“If Capriles wins he will be eager to jettison the us versus them mentality that has marked Chavez's rule,” said Michael Shifter, president of the Inter-American Dialogue, a Washington think tank. “This may not mean matching the current coziness in Venezuela's relations with Argentina, Ecuador and Bolivia, but it will mean an effort to keep relations on a good track, enjoying trade and diplomatic ties.”
While those ties will no doubt continue, it is Cuba that is likely to suffer most from a Chavez loss. The Venezuelan president sees former President Fidel Castro as his mentor. Cuba’s Vice President Carlos Lage declared in 2005 that his country had “two presidents, Fidel and Chavez.”
Venezuela provides Cuba with between $5 billion and $15 billion annually — nearly a quarter of the communist island's $63 billion gross domestic product — in return for human capital such as doctors and sports coaches. The free oil shipped to the island would come to a halt should Capriles come to power.
“With severe problems in terms of poverty and infrastructure, oil gifts that represent about 3 percent of our GDP are not acceptable,” Capriles said. “These gifts disguise the buyout of geopolitical favors to an ideological agenda as international development support.”
A loss for Chavez has the potential to plunge Cuba back to the so-called Special Period following the collapse of the Soviet Union, when the island suffered a chronic economic crisis as Havana was no longer able to offset the US embargo. The economy contracted 35 percent between 1989 and 1993, and oil imports decreased nearly 90 percent in that same period. The Cuban people suffered food shortages, some losing up to a quarter of their body weight.
However, Havana is this time somewhat more prepared, especially as President Raul Castro has begun to open up the economy slightly. Oil investment from China and other projects show that the government there is willing to diversify, as are many across the region.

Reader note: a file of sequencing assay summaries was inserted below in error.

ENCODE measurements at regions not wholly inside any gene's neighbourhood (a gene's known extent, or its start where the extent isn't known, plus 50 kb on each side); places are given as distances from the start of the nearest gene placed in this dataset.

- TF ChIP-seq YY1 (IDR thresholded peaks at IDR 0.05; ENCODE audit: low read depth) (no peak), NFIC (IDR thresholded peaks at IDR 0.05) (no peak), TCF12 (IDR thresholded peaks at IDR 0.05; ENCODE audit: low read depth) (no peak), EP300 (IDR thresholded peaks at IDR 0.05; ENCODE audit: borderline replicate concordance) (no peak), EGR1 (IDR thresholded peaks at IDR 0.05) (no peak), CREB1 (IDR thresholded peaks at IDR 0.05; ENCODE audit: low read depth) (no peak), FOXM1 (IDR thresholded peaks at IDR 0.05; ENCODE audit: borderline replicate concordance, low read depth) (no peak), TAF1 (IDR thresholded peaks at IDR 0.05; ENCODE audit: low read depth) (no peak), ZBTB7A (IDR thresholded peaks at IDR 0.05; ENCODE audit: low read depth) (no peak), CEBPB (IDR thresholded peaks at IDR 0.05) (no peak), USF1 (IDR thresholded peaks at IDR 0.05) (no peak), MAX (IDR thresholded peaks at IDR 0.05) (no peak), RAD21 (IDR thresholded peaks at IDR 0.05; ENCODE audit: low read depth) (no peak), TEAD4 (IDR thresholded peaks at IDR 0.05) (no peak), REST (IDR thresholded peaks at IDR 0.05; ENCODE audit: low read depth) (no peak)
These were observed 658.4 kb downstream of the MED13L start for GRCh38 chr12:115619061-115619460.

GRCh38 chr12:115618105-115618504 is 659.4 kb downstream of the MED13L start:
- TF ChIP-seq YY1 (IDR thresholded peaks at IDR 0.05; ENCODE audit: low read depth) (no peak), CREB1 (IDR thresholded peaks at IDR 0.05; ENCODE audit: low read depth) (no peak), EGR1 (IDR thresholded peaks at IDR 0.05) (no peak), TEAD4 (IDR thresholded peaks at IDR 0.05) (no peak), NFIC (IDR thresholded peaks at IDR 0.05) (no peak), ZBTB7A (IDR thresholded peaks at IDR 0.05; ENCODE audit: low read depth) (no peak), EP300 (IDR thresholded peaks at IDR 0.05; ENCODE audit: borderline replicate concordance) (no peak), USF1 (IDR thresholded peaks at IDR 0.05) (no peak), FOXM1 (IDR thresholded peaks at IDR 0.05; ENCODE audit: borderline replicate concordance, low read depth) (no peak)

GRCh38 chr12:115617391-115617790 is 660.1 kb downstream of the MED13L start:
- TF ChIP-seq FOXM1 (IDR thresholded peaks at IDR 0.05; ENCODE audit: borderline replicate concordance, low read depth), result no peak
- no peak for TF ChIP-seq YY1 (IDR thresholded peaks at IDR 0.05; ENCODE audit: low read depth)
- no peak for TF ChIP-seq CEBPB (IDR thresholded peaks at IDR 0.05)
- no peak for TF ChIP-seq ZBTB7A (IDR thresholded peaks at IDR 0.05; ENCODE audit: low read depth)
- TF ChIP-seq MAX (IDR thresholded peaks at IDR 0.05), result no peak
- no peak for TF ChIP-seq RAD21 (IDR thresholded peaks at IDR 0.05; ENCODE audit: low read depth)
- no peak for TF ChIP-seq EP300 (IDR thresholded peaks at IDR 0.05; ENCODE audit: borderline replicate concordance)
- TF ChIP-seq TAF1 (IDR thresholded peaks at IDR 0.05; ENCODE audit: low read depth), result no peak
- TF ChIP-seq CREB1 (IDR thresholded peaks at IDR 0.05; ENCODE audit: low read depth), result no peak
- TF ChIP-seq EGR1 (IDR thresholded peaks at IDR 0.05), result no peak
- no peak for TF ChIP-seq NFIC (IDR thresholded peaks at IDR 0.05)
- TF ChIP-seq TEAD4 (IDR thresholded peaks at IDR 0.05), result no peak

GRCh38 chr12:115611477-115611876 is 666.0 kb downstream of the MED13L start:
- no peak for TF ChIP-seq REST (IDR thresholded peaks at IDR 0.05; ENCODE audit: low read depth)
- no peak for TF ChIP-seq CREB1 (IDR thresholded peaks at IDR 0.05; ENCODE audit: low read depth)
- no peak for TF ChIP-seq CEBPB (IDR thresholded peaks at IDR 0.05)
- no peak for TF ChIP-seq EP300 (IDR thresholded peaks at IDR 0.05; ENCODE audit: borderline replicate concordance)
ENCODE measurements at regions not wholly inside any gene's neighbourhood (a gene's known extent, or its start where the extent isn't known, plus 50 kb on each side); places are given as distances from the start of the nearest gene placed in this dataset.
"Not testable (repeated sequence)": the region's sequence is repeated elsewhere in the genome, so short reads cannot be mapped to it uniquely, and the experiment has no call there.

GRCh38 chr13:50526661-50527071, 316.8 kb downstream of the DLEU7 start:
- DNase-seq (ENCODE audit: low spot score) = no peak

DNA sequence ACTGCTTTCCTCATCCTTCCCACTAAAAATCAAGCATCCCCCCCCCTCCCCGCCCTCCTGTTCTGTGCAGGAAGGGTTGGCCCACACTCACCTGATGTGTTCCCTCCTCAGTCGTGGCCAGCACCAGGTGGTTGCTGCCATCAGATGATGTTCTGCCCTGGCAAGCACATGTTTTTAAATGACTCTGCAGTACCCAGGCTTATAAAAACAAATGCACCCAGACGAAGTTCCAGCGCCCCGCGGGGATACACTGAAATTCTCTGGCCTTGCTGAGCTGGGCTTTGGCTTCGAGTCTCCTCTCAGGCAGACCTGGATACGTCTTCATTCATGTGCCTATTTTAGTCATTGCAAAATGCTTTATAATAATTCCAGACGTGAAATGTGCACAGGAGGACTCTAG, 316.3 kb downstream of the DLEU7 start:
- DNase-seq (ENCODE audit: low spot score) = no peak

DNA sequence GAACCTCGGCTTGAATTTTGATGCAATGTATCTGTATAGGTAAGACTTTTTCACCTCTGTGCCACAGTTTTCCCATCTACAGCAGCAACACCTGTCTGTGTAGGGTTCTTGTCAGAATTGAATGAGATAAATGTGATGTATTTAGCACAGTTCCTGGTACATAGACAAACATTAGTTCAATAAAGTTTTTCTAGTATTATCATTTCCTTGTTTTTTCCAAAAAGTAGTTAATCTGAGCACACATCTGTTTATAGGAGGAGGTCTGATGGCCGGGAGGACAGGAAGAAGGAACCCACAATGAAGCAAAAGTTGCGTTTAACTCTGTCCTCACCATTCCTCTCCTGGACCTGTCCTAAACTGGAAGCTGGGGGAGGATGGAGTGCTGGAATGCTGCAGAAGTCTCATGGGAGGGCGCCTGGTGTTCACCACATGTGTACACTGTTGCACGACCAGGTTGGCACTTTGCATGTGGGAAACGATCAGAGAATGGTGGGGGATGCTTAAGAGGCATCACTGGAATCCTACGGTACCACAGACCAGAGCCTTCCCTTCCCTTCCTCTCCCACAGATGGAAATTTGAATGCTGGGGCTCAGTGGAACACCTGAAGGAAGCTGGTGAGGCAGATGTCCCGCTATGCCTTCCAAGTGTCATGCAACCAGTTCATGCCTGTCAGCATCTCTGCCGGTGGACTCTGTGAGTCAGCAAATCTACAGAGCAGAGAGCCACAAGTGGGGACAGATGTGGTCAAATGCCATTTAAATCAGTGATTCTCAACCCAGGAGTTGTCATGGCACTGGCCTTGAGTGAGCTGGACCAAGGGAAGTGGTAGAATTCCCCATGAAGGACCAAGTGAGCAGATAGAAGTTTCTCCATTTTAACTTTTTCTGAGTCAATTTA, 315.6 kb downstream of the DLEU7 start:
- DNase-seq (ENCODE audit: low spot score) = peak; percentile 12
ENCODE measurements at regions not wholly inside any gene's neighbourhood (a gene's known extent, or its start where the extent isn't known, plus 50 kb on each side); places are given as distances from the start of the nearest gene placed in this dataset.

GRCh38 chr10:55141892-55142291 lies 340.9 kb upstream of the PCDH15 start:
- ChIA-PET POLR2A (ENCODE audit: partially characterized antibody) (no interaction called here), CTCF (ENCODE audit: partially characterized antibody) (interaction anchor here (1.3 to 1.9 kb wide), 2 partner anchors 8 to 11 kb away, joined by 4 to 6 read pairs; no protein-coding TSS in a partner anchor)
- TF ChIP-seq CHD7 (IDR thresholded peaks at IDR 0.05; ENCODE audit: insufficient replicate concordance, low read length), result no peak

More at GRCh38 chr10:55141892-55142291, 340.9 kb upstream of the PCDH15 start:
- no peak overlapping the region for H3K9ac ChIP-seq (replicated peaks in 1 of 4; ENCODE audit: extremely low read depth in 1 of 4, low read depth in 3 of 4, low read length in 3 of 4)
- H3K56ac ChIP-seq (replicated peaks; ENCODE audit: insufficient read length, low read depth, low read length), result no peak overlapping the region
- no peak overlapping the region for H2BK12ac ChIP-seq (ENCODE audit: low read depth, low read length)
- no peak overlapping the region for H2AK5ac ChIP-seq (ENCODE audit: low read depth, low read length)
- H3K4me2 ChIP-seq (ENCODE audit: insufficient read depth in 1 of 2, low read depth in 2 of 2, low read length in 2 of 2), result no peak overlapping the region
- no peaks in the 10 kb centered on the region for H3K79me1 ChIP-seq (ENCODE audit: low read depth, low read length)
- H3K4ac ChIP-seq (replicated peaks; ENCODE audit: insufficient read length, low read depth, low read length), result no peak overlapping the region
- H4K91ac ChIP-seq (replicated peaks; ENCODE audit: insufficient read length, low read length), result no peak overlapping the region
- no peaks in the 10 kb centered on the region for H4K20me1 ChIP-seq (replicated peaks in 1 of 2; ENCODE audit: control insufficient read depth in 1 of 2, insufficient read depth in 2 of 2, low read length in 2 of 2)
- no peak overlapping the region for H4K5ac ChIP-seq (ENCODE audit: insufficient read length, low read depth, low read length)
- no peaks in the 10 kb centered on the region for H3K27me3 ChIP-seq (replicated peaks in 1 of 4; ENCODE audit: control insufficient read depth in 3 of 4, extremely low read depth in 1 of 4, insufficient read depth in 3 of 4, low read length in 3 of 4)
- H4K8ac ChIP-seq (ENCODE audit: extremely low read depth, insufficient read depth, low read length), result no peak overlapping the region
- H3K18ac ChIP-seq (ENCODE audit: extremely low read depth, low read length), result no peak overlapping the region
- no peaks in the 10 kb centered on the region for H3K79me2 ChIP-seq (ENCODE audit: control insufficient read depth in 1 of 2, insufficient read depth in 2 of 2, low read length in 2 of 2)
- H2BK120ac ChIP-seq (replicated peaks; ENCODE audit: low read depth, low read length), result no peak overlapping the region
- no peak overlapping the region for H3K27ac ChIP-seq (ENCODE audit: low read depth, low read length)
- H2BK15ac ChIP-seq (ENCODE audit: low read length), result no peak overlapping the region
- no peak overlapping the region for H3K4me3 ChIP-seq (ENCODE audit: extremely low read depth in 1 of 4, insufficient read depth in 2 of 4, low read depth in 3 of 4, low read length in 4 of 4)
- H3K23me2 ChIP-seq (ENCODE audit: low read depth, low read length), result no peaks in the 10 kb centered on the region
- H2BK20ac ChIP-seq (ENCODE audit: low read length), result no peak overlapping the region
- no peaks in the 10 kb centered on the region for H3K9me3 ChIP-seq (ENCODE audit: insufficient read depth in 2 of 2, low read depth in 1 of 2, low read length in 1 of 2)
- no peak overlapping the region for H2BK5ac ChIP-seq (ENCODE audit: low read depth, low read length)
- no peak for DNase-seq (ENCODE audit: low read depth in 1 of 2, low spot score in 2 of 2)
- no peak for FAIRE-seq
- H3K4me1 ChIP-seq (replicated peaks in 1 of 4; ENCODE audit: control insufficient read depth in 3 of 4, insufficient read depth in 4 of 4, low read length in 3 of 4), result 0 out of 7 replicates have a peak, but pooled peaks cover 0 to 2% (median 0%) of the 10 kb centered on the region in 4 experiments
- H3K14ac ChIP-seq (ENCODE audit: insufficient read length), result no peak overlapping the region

Washington’s relationship with Caracas has been a tough on ever since Chavez came to power in 1999, though it has peaked and troughed. The trough took place in 2006 when Chavez called then US President George W. Bush the “devil” as he stood at the United Nations lectern. Today, the relationship is at a slight peak given Chavez’s seeming olive branch to Obama over the weekend.
But olive branches and rhetoric do nothing to cloud the fundamental issue. “The US and Venezuela are in a deadlock,” said Roett. “He needs our money. We need his oil ... All the anti-imperialist rhetoric means nothing. Chavez has no other guaranteed source of income. Unfortunately the US needs his oil.”
The loss of the loudest voice in Latin America against Washington could improve relations in the entire region. “The tone of US-Latin America relations would be decidedly less strident and confrontational,” said Shifter. “This is not to say that relations would suddenly become harmonious, far from it. But for the last 14 years Chavez's voice has been the loudest and most disruptive, and he has aggressively sought adherents to his cause. Without him in power, the temperature would presumably drop.”